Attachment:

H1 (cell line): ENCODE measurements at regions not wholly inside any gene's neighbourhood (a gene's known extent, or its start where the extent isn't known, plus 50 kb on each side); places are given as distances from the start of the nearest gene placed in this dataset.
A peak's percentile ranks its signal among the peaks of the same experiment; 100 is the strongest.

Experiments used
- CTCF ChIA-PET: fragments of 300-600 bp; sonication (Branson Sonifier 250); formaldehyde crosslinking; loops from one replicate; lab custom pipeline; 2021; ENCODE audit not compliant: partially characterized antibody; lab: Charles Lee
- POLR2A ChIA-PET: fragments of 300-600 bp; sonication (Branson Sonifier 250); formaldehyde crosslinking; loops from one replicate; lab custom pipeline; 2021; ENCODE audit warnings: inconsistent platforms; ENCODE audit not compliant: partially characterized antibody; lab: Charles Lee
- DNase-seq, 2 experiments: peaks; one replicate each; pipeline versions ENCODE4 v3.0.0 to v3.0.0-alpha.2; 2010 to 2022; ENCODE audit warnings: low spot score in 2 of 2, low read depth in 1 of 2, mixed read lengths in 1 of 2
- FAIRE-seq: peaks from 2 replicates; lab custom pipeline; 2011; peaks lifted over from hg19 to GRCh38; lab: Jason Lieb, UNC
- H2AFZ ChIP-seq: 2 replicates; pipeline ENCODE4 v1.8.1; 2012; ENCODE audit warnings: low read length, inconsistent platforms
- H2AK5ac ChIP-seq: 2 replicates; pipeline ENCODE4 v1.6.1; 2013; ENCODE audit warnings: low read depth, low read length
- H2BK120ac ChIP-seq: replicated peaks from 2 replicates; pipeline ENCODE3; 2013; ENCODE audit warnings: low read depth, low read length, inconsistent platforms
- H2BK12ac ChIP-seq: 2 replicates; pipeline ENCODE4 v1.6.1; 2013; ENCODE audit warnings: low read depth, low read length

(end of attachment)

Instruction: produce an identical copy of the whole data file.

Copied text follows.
H1 (cell line): ENCODE measurements at regions not wholly inside any gene's neighbourhood (a gene's known extent, or its start where the extent isn't known, plus 50 kb on each side); places are given as distances from the start of the nearest gene placed in this dataset.
A peak's percentile ranks its signal among the peaks of the same experiment; 100 is the strongest.

Experiments used
- CTCF ChIA-PET: fragments of 300-600 bp; sonication (Branson Sonifier 250); formaldehyde crosslinking; loops from one replicate; lab custom pipeline; 2021; ENCODE audit not compliant: partially characterized antibody; lab: Charles Lee
- POLR2A ChIA-PET: fragments of 300-600 bp; sonication (Branson Sonifier 250); formaldehyde crosslinking; loops from one replicate; lab custom pipeline; 2021; ENCODE audit warnings: inconsistent platforms; ENCODE audit not compliant: partially characterized antibody; lab: Charles Lee
- DNase-seq, 2 experiments: peaks; one replicate each; pipeline versions ENCODE4 v3.0.0 to v3.0.0-alpha.2; 2010 to 2022; ENCODE audit warnings: low spot score in 2 of 2, low read depth in 1 of 2, mixed read lengths in 1 of 2
- FAIRE-seq: peaks from 2 replicates; lab custom pipeline; 2011; peaks lifted over from hg19 to GRCh38; lab: Jason Lieb, UNC
- H2AFZ ChIP-seq: 2 replicates; pipeline ENCODE4 v1.8.1; 2012; ENCODE audit warnings: low read length, inconsistent platforms
- H2AK5ac ChIP-seq: 2 replicates; pipeline ENCODE4 v1.6.1; 2013; ENCODE audit warnings: low read depth, low read length
- H2BK120ac ChIP-seq: replicated peaks from 2 replicates; pipeline ENCODE3; 2013; ENCODE audit warnings: low read depth, low read length, inconsistent platforms
- H2BK12ac ChIP-seq: 2 replicates; pipeline ENCODE4 v1.6.1; 2013; ENCODE audit warnings: low read depth, low read length